Category Archives: Beers

The beers

163. Girardin Gueuze Black Label 1882

When the lovely people behind Camberwell’s ever-magnificent Stormbird open a brand new pub in South London, you can sort of predict that Threehundredbeers will make an effort to be first on the scene.

Slightly too much of an effort in fact, as I pitched up outside the Star & Garter on opening night to find the place still to be something of a building site. Never mind, a couple of days later with the paint still drying, I was able to spend a very pleasant Sunday afternoon working through the impressive tap lineup.

And the fridge of course, because quietly minding its own business in there was a beer from the list which has not been at all easy to track down. In fact I’m not sure I recall even seeing it in Brussels. Anyway, here’s the Girardin Gueuze 1882, or “Black Label” as it’s known, for fairly self-evident reasons.

Girardin Gueuze Black Label 12882 at the Star and Garter, Bromley

Girardin are a family-run brewery based in the tiny Belgian village of Sint-Ulriks-Kapelle, and they produce two editions of their Gueuze: the White Label and this, the Black. This is the one the proper beer nerds tend to seek out, as it’s the unfiltered, unpasteurised version, bursting with delicious Lambic flavours.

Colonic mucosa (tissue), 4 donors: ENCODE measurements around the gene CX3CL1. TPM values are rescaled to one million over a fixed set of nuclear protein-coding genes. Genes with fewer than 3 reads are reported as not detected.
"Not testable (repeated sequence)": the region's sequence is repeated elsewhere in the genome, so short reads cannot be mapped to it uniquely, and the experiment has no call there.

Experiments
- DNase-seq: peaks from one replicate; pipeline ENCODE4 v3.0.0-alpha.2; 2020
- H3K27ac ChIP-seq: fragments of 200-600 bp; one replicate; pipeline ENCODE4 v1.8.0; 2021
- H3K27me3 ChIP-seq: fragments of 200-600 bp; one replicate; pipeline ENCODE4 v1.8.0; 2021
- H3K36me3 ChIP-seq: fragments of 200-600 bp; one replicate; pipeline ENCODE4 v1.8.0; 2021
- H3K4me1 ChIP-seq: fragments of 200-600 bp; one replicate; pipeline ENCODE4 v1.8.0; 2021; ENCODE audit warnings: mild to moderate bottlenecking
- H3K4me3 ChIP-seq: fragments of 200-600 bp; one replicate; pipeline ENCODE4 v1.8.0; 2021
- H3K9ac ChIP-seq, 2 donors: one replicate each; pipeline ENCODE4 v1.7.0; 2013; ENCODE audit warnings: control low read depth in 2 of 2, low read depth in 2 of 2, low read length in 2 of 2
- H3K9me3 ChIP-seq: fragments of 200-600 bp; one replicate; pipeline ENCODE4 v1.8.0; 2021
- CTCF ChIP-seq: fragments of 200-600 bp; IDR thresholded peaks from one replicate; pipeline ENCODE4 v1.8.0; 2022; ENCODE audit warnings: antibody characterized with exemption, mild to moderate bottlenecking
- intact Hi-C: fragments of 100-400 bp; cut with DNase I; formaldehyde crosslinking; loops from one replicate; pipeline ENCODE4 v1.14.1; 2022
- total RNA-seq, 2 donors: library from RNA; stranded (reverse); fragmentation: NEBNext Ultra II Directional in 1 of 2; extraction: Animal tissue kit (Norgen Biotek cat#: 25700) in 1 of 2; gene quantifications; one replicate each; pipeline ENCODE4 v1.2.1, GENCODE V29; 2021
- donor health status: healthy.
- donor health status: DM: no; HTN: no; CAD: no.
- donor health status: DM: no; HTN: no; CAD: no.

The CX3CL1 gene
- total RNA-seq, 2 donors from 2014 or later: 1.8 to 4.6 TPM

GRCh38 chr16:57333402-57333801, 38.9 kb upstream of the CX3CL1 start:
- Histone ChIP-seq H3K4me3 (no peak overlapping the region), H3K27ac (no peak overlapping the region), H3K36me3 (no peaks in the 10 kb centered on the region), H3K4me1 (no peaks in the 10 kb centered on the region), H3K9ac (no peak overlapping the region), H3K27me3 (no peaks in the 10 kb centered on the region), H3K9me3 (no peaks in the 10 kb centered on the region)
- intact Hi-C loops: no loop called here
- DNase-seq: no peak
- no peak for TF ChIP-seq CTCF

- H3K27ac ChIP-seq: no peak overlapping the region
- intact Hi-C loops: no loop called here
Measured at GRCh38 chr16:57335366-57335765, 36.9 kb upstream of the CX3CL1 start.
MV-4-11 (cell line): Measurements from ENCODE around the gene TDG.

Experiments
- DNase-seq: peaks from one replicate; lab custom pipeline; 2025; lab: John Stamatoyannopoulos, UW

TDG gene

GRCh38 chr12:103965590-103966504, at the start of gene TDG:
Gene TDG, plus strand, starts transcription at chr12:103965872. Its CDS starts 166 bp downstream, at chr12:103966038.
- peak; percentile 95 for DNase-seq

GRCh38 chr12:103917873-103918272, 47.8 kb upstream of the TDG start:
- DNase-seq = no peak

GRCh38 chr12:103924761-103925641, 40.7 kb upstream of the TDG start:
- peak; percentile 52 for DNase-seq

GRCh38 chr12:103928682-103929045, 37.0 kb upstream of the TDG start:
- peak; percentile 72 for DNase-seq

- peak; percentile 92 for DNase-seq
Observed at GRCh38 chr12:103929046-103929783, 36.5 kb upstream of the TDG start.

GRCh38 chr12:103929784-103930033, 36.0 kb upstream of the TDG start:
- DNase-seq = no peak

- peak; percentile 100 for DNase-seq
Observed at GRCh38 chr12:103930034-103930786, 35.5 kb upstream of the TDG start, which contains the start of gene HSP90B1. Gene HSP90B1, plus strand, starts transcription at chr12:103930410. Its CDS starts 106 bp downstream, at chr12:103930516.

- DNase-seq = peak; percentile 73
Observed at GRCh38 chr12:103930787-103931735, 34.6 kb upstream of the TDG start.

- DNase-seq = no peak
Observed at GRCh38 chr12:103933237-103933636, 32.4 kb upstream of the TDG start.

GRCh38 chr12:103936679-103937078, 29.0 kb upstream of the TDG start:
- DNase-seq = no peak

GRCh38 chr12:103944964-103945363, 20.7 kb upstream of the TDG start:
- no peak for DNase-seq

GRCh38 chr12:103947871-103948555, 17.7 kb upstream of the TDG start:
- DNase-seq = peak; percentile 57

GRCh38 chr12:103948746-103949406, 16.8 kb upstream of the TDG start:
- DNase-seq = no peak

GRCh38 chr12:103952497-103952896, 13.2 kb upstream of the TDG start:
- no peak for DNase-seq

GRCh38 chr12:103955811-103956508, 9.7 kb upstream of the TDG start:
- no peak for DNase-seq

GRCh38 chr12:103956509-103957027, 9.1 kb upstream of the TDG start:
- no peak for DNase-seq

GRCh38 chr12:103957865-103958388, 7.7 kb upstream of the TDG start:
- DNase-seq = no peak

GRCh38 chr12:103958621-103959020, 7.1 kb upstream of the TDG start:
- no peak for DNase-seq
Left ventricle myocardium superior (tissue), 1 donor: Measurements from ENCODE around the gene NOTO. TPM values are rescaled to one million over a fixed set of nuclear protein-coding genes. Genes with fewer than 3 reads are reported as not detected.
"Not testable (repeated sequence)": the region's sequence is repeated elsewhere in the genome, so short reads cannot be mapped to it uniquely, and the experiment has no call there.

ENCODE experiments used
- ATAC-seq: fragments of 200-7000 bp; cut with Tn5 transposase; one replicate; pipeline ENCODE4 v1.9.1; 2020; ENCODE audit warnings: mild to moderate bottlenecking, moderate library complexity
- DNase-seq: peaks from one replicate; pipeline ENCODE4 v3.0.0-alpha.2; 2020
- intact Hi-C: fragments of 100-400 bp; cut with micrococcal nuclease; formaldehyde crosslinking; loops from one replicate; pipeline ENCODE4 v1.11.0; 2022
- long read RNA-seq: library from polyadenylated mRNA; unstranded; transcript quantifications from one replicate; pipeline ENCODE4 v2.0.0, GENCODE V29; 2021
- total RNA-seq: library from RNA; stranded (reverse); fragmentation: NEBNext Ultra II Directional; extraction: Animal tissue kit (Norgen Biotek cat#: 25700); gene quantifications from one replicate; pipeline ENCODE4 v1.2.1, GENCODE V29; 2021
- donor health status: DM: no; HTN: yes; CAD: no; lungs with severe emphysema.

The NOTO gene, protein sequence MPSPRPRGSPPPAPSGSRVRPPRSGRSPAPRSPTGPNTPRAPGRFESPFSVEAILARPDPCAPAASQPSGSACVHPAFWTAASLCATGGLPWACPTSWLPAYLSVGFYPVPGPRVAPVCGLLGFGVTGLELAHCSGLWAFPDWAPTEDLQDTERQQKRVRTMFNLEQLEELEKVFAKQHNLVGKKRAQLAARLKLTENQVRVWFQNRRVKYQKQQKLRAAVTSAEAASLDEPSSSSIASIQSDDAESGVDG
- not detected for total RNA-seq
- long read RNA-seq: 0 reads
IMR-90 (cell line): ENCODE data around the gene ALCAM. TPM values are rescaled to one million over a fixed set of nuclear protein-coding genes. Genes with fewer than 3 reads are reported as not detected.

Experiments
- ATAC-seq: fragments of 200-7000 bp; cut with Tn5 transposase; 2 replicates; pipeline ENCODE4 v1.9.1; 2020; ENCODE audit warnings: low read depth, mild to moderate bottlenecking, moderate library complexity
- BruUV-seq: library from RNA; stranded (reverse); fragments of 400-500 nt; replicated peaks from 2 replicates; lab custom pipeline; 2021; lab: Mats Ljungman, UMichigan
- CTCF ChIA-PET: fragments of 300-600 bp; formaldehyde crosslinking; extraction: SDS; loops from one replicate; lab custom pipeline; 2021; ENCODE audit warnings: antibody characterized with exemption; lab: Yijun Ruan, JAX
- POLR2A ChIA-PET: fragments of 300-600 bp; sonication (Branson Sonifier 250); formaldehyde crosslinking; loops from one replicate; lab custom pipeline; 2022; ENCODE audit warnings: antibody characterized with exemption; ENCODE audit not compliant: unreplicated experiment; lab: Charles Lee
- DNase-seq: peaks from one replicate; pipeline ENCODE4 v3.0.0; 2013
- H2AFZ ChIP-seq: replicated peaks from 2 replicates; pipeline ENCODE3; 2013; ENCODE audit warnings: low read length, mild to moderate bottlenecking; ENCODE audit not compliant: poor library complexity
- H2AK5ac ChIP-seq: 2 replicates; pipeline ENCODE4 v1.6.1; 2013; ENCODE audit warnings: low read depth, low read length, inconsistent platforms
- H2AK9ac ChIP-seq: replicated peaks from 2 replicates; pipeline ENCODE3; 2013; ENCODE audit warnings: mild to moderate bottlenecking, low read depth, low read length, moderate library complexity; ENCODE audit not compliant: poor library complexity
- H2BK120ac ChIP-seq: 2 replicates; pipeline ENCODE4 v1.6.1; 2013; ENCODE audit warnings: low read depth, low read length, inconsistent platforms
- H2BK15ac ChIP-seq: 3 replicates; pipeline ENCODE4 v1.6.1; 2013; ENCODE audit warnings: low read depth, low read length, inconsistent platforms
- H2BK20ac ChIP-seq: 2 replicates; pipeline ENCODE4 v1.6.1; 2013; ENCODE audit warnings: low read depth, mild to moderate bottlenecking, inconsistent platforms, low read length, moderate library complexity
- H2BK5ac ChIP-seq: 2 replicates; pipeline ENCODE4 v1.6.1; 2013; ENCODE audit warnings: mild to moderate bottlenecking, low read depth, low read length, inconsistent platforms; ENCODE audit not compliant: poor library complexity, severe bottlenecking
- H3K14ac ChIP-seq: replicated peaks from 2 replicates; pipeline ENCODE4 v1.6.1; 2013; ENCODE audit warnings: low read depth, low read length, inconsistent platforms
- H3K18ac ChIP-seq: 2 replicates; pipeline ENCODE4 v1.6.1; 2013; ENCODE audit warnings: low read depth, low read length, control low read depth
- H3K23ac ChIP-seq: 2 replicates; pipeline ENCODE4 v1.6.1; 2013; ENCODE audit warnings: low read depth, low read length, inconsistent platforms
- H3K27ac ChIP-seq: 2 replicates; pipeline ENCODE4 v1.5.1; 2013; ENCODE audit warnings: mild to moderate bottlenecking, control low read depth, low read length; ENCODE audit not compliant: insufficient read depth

It’s a complex beer, blended from 12, 18 and 24 month aged Lambics. It’s sour as befits the style, but not as brow-moisteningly so as some examples. Instead it’s zesty and citrussy yet full of soft vanilla and peach flavours and the unmistakable musty notes provided by the Brettanomyces yeast.

There are constantly extra depths to discover as you take your time over it and wish you had one of the larger bottles instead.

I shall certainly return to the Star & Garter before long and see what else we can find there. Bromley has certainly hit the jackpot now beer-wise, and I wish everyone involved in the new pub all the best.

Facts and Figures

Brewery: Brouwerij Girardin, Sint-Ulriks-Kapelle, Belgium
Style: Lambic and Gueuze
Strength: 5.0% ABV
Found at: The Star & Garter, 227 High Street, Bromley, London BR1
Serving: 375ml bottle

162. Nethergate Umbel Magna